Chemical Manufacturers Relying on Railways Continue to Experience Supply Chain Issues

With the holidays right around the corner, Santa’s sleigh may be the only thing fast enough to transport the mass amount of overstock sitting at key U.S. transit ports. 

Due to increasing import velocity, sources say ports designed to hold around 9,000 cargo units are now being pushed to their limits holding 35,000 containers or more at a time. 

Over the last three years, railroads have lost over 20% of their employees. The COVID pandemic was an unforeseen complication that caused imports to dip and spike. Now that the pandemic is ceasing, imports are rapidly increasing. Only this time, there are fewer workers to help handle the load.  

Companies are searching for alternate ways to transport their goods to receive products quicker. However, companies purchasing in bulk are left with congested railways as they attempt to load and unload products as quickly as possible.  

With slower unloading comes prolonged turnaround times. Trains are not getting back to pick up new shipments until much later than anticipated. While some products may arrive on time, others may take much longer despite being needed first. This causes product storage to build up on the company’s side. Once warehouses are full, there is nowhere to put the new cargo coming in, so trains sit for extended periods at company warehouses, creating even more delays in future pick-up times. Although waiting for your new purse to be shipped can be bothersome, you do not want any room for error when it comes to shipping sensitive materials like chemicals. 

Almost all chemical manufacturers (93%) have expressed that railroad delays are either unchanged or getting worse. For three consecutive quarters, companies reported that supply chain and freight transportation disruptions have harmed their U.S. manufacturing operations. Because of the load sizes, chemical manufacturers are unable to switch transportation modes to truck drivers as many companies in other industries have now done.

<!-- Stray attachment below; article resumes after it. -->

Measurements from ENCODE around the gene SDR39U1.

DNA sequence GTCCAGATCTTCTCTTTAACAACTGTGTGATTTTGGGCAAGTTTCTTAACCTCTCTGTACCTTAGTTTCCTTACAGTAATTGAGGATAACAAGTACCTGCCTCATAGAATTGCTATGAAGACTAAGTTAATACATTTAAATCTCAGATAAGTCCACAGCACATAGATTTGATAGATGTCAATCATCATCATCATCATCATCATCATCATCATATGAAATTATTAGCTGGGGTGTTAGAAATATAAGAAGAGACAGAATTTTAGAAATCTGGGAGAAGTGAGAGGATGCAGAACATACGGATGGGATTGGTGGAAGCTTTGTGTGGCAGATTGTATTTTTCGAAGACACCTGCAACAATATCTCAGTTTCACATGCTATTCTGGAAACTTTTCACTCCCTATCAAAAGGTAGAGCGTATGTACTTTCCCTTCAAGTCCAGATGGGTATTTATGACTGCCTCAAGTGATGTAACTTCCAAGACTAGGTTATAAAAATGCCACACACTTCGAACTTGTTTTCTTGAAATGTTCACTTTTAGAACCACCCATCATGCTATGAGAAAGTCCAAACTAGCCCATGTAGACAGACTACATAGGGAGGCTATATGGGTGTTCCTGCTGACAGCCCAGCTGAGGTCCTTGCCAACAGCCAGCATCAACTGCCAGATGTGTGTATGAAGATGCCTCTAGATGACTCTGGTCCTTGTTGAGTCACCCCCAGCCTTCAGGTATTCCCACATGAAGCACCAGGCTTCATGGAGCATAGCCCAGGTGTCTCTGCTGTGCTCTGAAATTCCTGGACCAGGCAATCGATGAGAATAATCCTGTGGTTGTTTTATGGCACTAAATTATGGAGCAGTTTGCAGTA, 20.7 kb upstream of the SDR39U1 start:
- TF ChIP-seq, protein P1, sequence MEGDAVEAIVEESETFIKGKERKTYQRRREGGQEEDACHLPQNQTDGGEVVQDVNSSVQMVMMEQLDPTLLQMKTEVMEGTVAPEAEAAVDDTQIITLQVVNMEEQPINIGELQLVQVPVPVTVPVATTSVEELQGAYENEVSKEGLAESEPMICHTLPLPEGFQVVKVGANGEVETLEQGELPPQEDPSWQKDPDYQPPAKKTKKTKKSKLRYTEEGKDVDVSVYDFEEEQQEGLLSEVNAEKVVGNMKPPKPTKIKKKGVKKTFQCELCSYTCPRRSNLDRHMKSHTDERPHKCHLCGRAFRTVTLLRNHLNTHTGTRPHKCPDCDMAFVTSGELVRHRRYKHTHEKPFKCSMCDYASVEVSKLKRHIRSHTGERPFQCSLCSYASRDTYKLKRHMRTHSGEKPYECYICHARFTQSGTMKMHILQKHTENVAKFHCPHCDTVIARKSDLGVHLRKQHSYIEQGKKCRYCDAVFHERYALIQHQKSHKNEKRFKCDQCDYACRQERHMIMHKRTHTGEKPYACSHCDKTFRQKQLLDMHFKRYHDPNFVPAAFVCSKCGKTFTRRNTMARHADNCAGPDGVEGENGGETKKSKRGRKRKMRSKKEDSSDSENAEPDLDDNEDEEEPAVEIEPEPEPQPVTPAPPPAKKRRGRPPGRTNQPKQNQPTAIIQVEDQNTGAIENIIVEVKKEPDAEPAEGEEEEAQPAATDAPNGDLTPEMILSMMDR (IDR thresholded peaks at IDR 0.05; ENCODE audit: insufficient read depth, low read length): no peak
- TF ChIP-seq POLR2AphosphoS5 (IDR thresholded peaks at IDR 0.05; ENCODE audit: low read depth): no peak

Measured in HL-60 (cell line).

Since they can run batch productions, inventory for chemical manufacturers is often very complicated without added supply disruptions. Often having to order from many different vendors, these manufacturers are beholden to their partners’ shipping processes.  

Tracking is a critical part of ensuring a product batch is valid and ready for shelves. When shipments are disorganized, it can often be difficult for companies to have full visibility of the supply chain. Tracking and keeping true to government regulations means this industry relies heavily on the reliability of supply chain processes, and when things become unpredictable, so does the entirety of the industry. 

According to the American Chemistry Council, customers have begun retracting orders due to fear of unpredictable shipping. These issues are not only inconvenient but can be costly. Company costs have increased by several millions of dollars due to workarounds, additional railcars, and allocating additional resources to shipping management. Up to 98% of companies have reported modifying their operations because of supply and transportation issues.  

Supply chain disruptions mixed with the highest inflation in decades are causing problems for companies throughout the nation. These disruptions are not easily fixed and though they have been around for some time now, they are something to keep an eye on as we continue forward.  

About the author

After graduating from Oklahoma State with a bachelor of science in Strategic Communications, Anna Perez is a content writer at ECI Solutions. She works to expand brand awareness and manages communications for the Manufacturing and Distribution divisions.